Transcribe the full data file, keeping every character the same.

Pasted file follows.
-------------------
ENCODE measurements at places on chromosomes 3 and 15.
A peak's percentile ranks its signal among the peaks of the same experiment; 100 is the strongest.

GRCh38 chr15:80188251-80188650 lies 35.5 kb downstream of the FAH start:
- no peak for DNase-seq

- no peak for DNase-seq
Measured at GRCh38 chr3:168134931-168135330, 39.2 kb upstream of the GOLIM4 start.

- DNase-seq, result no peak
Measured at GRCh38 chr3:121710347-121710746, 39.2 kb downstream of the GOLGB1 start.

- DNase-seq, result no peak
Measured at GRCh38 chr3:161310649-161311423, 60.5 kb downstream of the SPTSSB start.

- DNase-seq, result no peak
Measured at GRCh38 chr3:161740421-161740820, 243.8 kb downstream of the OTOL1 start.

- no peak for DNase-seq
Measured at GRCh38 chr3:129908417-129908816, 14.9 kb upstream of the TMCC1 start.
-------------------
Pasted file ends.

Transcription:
ENCODE measurements at places on chromosomes 3 and 15.
A peak's percentile ranks its signal among the peaks of the same experiment; 100 is the strongest.

GRCh38 chr15:80188251-80188650 lies 35.5 kb downstream of the FAH start:
- no peak for DNase-seq

- no peak for DNase-seq
Measured at GRCh38 chr3:168134931-168135330, 39.2 kb upstream of the GOLIM4 start.

- DNase-seq, result no peak
Measured at GRCh38 chr3:121710347-121710746, 39.2 kb downstream of the GOLGB1 start.

- DNase-seq, result no peak
Measured at GRCh38 chr3:161310649-161311423, 60.5 kb downstream of the SPTSSB start.

- DNase-seq, result no peak
Measured at GRCh38 chr3:161740421-161740820, 243.8 kb downstream of the OTOL1 start.

- no peak for DNase-seq
Measured at GRCh38 chr3:129908417-129908816, 14.9 kb upstream of the TMCC1 start.